Posts Tagged ‘Life’

Herman Hesse – Fantasies (1918)

Friday, November 20th, 2015

hesse beach friends

I dreamed that the ideal man would be constituted something like this: he would be a ‘normal’ person who ordinarily has no need to raise repressions into the spiritual realm, who lives safely and happily in himself. But this man, undriven by need of virtue or inner compulsion to compensate for weakness through works of art, must be able voluntarily to arouse this need in himself.

Now and again he would develop, as a game of luxury, special talents, special needs, perhaps only in the way one occasionally combs one’s hair in a different fashion for a change. And he would come to know the bliss of dreaming, the torment of creation, the fear and ecstasy of giving birth, without knowing their curse; for he could come home from each such game satisfied, and by a simple act of the will would lay aside, as if on a shelf, the striving within himself, so that a new and different equilibrium resulted.

The ideal person would sometimes write poetry, sometimes compose music, he would on occasion bring out from within himself his memory of the apes, at other times his intuition of future change and hope, and he would allow these to play as a trained athlete makes isolated groups of his muscles play, enjoying and testing them. All this would occur in him not compulsively or out of need, but rather as it would  in every healthy, good natured child. And, best of all, this ideal person would not resist so bitterly and bloodily as we poor fellows do a change in himself when some new demand of the ideal required it of him, but would be in absolute harmony with himself, with the ideal, with fate; he would change easily, he would die easily.

And here I was on uncomfortable ground again. I myself did not change willingly, I myself would not die easily. I knew, knew well and certainly, that every death is also a birth, but I did not know it completely, with my whole being; a mass of fibres within me rebelled against it, a part of me believed in death, a part was weakness and fear. And that was something I did not like to be reminded of. And so I was glad when the mailman rang the doorbell, and I immediately hurried to meet him.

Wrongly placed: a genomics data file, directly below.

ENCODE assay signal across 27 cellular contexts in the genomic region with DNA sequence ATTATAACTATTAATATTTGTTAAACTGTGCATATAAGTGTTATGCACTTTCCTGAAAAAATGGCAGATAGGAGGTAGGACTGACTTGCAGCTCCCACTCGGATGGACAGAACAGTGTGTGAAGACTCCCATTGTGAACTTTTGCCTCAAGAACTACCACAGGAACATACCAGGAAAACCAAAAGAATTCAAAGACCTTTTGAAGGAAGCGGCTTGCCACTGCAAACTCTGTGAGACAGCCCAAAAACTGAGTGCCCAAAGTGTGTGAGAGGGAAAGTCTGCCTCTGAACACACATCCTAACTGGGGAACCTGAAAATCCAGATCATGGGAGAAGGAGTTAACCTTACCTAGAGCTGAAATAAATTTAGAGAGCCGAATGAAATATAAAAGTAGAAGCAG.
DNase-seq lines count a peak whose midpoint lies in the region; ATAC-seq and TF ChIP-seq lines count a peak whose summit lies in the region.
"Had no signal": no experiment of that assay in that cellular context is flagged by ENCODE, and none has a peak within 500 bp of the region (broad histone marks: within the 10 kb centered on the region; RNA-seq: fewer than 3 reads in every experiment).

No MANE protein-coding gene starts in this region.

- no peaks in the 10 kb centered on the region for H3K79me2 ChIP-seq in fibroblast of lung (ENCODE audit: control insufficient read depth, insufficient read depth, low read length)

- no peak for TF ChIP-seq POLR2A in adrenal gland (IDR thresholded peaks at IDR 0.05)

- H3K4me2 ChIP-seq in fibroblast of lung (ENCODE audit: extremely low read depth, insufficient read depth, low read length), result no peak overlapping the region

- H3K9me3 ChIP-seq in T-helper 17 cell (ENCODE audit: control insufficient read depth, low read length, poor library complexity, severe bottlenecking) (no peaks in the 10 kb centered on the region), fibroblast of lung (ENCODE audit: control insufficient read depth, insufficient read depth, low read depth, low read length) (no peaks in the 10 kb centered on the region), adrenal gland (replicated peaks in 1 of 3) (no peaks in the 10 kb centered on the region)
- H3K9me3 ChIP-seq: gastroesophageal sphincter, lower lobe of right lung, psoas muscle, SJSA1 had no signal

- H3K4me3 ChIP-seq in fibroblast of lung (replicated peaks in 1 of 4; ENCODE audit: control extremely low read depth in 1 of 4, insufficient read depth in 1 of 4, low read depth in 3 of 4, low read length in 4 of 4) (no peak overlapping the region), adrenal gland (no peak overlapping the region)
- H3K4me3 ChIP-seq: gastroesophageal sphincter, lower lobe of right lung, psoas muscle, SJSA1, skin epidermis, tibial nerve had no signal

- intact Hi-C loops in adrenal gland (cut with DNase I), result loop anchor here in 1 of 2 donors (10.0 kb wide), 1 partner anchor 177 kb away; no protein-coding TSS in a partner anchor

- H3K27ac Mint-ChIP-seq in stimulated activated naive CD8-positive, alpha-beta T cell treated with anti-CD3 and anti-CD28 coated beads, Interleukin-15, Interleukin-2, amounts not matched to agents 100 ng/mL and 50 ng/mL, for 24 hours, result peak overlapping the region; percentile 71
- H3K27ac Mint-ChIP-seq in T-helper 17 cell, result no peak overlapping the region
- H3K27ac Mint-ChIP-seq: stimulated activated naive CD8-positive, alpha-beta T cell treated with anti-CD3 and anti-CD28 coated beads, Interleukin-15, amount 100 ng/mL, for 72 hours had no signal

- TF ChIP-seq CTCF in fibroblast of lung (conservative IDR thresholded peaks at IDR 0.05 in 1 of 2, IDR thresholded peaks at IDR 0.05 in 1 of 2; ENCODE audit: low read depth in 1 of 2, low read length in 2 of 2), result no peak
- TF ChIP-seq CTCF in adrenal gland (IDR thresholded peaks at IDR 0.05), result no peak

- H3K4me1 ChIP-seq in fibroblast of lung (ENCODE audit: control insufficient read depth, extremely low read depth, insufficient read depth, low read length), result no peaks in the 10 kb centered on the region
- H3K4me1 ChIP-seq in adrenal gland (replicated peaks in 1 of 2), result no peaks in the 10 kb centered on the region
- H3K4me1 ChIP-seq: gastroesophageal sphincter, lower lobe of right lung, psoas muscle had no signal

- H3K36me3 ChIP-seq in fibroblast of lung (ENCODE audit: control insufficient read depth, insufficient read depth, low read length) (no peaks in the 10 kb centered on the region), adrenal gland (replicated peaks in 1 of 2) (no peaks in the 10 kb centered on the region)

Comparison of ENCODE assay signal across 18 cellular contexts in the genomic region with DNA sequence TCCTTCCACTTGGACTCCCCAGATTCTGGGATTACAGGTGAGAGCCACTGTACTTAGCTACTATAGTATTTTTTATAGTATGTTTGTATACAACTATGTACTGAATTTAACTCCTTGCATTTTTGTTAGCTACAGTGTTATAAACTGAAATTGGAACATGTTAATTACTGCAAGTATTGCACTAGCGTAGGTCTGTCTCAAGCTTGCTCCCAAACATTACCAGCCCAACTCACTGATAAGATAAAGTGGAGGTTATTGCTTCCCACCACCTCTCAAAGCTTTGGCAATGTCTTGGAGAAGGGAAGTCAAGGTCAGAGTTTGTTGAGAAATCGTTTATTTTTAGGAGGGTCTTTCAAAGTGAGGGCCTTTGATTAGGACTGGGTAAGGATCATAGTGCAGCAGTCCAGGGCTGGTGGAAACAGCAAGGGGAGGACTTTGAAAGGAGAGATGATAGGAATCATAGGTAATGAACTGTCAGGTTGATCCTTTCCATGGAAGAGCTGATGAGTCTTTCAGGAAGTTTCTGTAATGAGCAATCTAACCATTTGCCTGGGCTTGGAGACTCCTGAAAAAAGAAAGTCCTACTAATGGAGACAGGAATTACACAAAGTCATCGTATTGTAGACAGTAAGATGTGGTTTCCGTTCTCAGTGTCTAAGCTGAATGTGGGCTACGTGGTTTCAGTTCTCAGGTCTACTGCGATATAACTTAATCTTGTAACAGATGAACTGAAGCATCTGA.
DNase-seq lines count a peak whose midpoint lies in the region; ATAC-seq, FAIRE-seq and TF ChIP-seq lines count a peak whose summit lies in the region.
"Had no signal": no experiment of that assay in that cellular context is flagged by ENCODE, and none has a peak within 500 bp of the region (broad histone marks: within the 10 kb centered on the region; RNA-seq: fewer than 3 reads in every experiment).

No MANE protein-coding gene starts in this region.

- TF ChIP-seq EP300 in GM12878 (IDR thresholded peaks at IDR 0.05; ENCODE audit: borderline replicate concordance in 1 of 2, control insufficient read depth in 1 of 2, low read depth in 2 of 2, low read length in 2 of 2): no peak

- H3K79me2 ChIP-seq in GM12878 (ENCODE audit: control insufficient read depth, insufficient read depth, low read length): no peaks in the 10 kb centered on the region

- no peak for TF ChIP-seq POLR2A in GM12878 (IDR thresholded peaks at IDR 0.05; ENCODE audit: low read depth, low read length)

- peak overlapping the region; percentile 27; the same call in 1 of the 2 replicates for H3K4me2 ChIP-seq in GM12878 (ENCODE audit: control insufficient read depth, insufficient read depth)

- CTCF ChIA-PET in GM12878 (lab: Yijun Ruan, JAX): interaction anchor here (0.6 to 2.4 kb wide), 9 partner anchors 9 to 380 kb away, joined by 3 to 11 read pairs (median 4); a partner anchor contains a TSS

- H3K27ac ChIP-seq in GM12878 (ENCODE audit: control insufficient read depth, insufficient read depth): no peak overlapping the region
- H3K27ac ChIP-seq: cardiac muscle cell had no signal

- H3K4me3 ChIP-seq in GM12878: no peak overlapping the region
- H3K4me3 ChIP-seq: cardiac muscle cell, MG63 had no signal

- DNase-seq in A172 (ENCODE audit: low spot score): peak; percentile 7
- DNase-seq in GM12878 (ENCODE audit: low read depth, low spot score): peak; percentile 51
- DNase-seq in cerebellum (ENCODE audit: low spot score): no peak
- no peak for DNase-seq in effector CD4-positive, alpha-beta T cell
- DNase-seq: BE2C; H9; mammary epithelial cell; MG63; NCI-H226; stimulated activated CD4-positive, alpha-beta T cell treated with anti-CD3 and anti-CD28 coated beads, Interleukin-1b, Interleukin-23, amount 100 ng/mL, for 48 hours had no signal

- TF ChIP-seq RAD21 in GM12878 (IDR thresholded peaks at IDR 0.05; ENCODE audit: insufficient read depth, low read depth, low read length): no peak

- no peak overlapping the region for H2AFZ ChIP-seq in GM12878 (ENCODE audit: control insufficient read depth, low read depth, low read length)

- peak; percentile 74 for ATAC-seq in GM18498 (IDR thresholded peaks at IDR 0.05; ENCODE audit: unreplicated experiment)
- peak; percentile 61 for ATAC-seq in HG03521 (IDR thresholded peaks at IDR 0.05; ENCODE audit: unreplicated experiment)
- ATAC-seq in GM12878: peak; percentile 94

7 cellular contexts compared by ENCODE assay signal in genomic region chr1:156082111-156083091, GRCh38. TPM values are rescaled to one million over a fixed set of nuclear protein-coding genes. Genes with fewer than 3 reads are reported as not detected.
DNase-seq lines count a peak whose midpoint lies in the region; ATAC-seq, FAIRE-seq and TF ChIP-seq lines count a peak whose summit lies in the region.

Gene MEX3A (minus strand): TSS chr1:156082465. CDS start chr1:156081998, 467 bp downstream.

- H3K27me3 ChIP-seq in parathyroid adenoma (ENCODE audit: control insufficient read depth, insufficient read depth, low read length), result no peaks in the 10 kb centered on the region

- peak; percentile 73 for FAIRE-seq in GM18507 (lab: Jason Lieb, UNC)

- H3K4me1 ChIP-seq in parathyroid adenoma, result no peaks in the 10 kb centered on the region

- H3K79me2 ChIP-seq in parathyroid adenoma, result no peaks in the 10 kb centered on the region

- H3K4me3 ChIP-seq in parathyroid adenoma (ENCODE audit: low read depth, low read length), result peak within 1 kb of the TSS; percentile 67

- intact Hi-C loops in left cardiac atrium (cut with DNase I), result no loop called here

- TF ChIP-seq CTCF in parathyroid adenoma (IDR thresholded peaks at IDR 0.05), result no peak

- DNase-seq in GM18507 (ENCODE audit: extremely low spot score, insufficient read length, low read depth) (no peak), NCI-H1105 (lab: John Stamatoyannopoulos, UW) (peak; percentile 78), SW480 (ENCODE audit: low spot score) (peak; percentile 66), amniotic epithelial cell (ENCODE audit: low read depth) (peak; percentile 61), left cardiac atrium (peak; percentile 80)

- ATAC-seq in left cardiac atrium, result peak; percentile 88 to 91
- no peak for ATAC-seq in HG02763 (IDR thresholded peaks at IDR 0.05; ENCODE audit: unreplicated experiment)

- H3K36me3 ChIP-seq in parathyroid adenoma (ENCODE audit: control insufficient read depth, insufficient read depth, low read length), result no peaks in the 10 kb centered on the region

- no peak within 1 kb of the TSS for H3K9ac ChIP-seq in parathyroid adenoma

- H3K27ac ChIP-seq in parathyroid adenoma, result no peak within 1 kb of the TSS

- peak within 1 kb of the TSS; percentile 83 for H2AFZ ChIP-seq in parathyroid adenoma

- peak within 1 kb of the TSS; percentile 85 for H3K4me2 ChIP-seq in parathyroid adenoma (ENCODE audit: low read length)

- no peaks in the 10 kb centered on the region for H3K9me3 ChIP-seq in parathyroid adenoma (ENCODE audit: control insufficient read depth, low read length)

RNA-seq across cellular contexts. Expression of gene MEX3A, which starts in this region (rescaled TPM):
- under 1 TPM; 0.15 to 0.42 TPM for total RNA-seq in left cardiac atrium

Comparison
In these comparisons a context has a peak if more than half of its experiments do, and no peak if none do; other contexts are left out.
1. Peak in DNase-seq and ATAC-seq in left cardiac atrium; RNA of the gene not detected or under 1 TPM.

excerpt from
Herman Hesse, Fantasies (1918)

A.J. Jones on Rudolph Eucken : A philosophy of life

Saturday, May 10th, 2014

It may be stated generally that when there is no logical fallacy, a correct conclusion may be arrived at, provided, too—and herein lies the difficulty—provided that the premises are also true.
Perhaps it comes as a shock to the reader who has always insisted upon a clear intellectual understanding and a rigid reasoning upon all things, to find within what narrow limits, after all, the intellect itself has to work—it can do little more than make more or less certain generalisations concerning the world of experience, and then to argue from these, or from definitions that it itself has framed. Of course some of the ancient philosophers did try through a course of rigid reasoning to solve the great problems, and for a long time it was customary to expect that all philosophers should proceed in the same way.
Life itself is far greater than intellect, and to live is a far more important thing than to know. The great things are life and action; knowledge is ultimately useful in so far as it contributes to the development of life and the perfection of action.
Pragmatists contend that the test of truth is its value for life—if the fact obtained is the most useful and helpful for life, then it is the true one.
The position Eucken adopts is that of Activism. In common with pragmatism it makes truth a matter of life and action rather than of mere intellect, and considers fruitfulness for action a characteristic of truth. He differs from the pragmatic position in that he contends that truth is something deeper than mere human decision, that truth is truth, not merely because it is useful, that reality is independent of our experience of it, and that truth is gained intuitively through a life of action.
It is the spiritual that frees the individual from the slavery of the sense world—from his selfishness and superficial interests—that teaches him to care less for the things of the flesh, and far more for the beautiful, the good, and the true, and that enables him to pursue high aims regardless of the fact that they may entail suffering and loss in other directions. This, then, is the “High” in the world; the natural life is the “Low.”

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